And Ava retweeted it. She talked about how meaningful it was for her. One of our writers here at who is a black man, has a teenage son, said that he had to -- it was a struggle for him, whether to even watch it. What do you say to those -- I talked to a woman earlier today who said she's gotten through three black women who had to stop. What do you say to those people who -- it's so close to home?

NASH: The one thing I will say is keep watching. Finish it. Because if these men endured it, we owe it to them to bear witness to what happened. And as a lot of African-Americans know, we know stories like this, you know? It is non-black Americans who need to lean in and try to see it through this particular lens.

BALDWIN: What's your message to those non-black Americans?

NASH: Lean in. Watch this project. And then, you remember the line in the Matthew McConaughey movie "A Time to Kill" with Sam Jackson, and then he said, now close your eyes and imagine if this baby was white. You know, it's a different shift. And you might lean into it a little bit differently if you could just try to see it from our perspective.

BALDWIN: What did Orpah say?

NASH: Well, Orpah gave Jharrell and I a beautiful shout-out in social media and then she actually texted me, personally, to talk about what a good job I did. And I'm going to tell you this, Orpah uses the clapping emoji in between each word. She said. You, did that. Bravo!

BALDWIN: So great. So great. Niecy Nash, thank you so much. NASH: Thank you.

BALDWIN: It is all on Netflix right now for everyone to see. And you can catch Niecy on sister station TNT where she plays on the hit show "Claws." Season three premieres this weekend. Here's a clip.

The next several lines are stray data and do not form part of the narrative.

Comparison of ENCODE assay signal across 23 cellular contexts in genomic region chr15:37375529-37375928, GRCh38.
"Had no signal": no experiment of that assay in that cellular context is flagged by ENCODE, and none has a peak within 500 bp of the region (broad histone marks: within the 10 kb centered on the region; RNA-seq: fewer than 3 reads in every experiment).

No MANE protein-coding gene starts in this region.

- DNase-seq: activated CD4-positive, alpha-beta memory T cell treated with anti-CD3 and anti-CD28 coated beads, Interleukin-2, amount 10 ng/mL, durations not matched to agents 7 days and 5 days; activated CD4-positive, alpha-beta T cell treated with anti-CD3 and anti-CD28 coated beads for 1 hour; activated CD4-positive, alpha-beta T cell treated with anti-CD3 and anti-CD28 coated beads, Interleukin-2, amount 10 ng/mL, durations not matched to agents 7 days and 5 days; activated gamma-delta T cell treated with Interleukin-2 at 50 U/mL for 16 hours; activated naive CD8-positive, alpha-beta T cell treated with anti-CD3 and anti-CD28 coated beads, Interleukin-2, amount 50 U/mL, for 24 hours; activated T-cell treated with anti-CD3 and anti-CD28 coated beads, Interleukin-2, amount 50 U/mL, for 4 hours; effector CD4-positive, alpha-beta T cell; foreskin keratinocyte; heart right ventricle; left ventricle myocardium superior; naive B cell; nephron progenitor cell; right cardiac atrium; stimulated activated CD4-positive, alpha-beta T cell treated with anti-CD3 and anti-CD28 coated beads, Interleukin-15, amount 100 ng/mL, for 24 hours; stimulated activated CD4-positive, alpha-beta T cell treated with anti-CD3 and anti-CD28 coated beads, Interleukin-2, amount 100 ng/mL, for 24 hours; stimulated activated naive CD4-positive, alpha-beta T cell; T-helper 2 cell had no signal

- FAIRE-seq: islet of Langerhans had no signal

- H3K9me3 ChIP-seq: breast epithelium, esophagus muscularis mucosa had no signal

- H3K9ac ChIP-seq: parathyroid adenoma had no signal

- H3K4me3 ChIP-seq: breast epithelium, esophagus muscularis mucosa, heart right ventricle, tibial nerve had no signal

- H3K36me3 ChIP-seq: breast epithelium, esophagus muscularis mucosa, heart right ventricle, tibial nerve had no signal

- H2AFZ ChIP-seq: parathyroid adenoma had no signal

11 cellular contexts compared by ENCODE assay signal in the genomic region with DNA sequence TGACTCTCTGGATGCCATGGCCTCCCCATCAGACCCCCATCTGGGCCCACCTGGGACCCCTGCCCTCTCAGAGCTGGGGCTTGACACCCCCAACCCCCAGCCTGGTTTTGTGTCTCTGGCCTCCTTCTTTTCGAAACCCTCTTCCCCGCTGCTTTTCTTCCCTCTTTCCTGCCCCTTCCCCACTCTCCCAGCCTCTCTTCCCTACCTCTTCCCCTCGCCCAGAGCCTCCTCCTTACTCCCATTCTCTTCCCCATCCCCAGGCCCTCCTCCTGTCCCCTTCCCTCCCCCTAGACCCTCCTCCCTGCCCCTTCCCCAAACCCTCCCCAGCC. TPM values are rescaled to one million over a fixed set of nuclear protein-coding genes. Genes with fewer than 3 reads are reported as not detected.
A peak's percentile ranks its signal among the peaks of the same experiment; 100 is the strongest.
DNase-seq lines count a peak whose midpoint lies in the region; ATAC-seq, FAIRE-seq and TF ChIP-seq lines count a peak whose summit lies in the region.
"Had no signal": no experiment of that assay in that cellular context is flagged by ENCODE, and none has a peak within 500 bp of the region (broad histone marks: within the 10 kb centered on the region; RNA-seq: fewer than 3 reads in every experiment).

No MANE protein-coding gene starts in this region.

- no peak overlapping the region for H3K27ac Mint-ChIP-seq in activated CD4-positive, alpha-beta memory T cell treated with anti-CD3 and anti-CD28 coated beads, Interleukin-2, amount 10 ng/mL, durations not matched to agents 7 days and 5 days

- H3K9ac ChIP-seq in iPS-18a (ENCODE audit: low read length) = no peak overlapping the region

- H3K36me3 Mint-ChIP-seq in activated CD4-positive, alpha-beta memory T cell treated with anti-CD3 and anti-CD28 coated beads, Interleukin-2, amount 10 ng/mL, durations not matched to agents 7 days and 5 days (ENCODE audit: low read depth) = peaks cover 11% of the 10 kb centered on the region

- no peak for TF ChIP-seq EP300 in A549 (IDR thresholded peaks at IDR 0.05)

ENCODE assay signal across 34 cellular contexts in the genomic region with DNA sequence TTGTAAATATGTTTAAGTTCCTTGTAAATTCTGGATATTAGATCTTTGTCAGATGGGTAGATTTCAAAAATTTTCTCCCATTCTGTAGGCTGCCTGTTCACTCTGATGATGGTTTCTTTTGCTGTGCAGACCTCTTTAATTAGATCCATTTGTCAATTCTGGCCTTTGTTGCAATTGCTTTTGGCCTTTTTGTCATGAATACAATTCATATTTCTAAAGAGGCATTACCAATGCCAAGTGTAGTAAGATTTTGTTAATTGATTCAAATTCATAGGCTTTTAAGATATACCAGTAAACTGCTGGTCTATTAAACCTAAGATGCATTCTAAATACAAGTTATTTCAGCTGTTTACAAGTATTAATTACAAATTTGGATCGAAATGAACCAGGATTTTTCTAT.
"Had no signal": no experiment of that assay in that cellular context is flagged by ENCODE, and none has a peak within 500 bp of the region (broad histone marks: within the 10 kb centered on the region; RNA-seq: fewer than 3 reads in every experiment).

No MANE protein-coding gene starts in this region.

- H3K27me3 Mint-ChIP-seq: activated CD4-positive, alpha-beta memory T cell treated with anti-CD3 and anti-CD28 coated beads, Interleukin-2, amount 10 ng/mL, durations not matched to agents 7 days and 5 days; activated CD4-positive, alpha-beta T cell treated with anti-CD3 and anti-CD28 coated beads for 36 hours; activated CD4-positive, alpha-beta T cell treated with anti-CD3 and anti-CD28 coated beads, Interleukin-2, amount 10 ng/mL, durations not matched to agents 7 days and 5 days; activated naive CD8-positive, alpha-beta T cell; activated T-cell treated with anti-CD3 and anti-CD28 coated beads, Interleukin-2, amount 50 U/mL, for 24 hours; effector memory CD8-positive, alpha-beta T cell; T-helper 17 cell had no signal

NASH: Virginia could have been killed! I'm so sick of this (MUTED). I'm tired of people thinking they can play me and that I'm just going to roll over and take it. I'm done. I'm taking this casino and I'm protecting my girls.

I know Dee. And you should listen to homegirl. I mean, they tortured her for asking for a raise. You sure you want those kind of problems.

NASH: The (INAUDIBLE) l doesn't know what they have. I'm a boss now.


BALDWIN: Catch "Claws" on our sister station TNT this Sunday, 9:00 p.m. eastern. Niecy, thank you.

NASH: Thank you.

BALDWIN: Thank you.

Just in, we are learning the feds have arrested a man accused of making more than 2,000 threatening calls to members of Congress. Plus, the clock is ticking just a short while from now. A deadline for the President to put a signature on his tariff threats with Mexico. Will he do it, as his own party warns him not to. We'll be right back.


BALDWIN: This week's CNN hero was just 20 years old when he was wrongfully convicted and locked up in a Texas prison for 15 years. And now that he's been fully exonerated, he's using his newfound freedom to help other prisoners change their lives.


RICHARD MILES, MILES OF FREEDOM (voice-over): My mom would always tell me, when you look out the window, don't look at the bars, look at the sky. I could change my perception within the place of incarceration.

(on camera): At the end of the day, be confident in your change.

(voice-over): The idea really started from inside. People get out and they come right back in. I said, if I ever get out, man, we're going to start a program and we're going to help people.

(on camera): Acknowledgement, transparency, and forgiveness. These are the three essential things we need when we're coming back home. (END VIDEO CLIP)

BALDWIN: We encourage you to watch more of his incredible story and see how he helps change parolees' lives. Go to right now.

Quick check of the Dow. Remember we are one hour away from that deadline for the President to put his signature on these -- what essentially would amount to 5 percent tariff with Mexico starting Monday. All in the green so far, up 270 points. Seconds away from the closing bell. Thanks for being with me. I'm Brooke Baldwin. You've been watching CNN. Stay here, "THE LEAD WITH JAKE TAPPER" starts now.